1964 was a year of firsts. The Beatles came on the scene and brought with them the British Invasion and now we have the first Motown record ever to make number one. And within Motown, there were more firsts. This was the first number one song written and produced by Smokey Robinson (who would have his own number one, along with the Miracles, in 1970 with “Tears of a Clown.”) And, while this is kind of a negative, Mary Wells was the first major recording artist to leave Motown.
Mary Esther Wells was born in 1943 in Detroit, Michigan. She had a really rough childhood. Her father had left when she was young, leaving her mother to care for her and her two siblings. When she was two, she contracted spinal meningitis which resulted in partial blindness, deafness in one ear and temporary paralysis. Maybe to ease the pain, she started singing at a young age and by the time she was ten, she was singing in the church choir.
She intended to go to college and become a scientist, but one day she heard Jackie Wilson sing and it changed her life. Wilson was also from Detroit and Mary had heard of Motown Records even they hadn’t been around all that long. She decided to write a song for Jackie Wilson and, in 1960, she took it to Wilson’s producer, Barry Gordy, Jr. Mary didn’t want to become an artist herself. She was more interested in writing the music. But, when she sang the song for Gordy, he liked her voice and convinced her to record a demo.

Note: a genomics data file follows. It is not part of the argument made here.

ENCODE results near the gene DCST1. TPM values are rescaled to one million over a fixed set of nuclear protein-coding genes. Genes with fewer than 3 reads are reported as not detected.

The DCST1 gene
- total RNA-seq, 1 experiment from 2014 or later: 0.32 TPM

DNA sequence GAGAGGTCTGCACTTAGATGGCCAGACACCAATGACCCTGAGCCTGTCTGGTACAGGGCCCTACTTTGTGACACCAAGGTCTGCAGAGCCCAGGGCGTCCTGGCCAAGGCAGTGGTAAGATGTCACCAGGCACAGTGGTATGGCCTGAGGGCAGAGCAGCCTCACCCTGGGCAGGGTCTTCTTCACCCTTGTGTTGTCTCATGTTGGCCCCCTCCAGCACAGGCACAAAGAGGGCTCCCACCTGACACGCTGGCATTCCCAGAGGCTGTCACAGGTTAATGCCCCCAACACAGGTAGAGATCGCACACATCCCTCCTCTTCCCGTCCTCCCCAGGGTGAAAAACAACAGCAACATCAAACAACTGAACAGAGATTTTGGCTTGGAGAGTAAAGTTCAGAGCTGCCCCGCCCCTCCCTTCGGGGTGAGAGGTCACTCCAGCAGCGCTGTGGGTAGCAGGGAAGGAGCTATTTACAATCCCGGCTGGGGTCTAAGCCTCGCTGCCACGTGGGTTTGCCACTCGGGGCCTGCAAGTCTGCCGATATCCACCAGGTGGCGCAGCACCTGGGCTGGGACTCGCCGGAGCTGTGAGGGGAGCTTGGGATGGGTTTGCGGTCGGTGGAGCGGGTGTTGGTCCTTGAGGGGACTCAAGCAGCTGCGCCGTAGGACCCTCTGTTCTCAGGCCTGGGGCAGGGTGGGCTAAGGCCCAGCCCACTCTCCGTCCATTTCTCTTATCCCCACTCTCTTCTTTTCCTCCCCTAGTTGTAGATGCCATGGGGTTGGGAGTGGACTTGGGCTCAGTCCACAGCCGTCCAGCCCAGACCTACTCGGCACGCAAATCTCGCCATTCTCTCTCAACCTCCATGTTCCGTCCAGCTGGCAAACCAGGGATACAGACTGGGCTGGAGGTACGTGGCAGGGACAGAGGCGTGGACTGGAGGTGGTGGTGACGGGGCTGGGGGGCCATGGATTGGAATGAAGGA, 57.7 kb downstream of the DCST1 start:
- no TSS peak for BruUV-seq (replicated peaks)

Gordy was starting a new label Motown Records and he asked Mary to record a song for this new label. Mary was a little disappointed at not being on a major label, but agreed to go ahead. We all know that the label didn’t stay unknown for long.
Mary Wells started recording for Motown in 1960 and put eight songs into the Top 40 before “My Guy” came along. Written by Smokey Robinson, it was an instant classic. After Mary had had such a monster hit, it was time to re-negotiate her contract. She felt, she was entitled to more money, but Motown disagreed. 20th Century Fox Records offered her a big advance if she would change labels and, so, since Motown wouldn’t pay her what she wanted, she left Motown, becoming the first major star to do so. The change might have been a mistake, however, since she only had one minor hit with 20th Century and then faded from sight, never to hit the charts again.
In 1990, Mary was diagnosed with throat cancer, which curtailed her singing. In 1991, she brought a suit against Motown for royalties which she said she never got for “My Guy.” Motown settled out of court for a six-figure sum. Mary Wells died of the cancer in the summer of 1992. The eulogy was given by Smokey Robinson. She was laid to rest in Glendale, California’s Forest Lawn Memorial park. She lies just about 800 feet west of Sam Cook’s grave.
“My Guy” entered the pop chart on April 11, 1964 and stayed at number one for two weeks.
The audio is a little rough toward the end, but I like this live version of “My Guy”: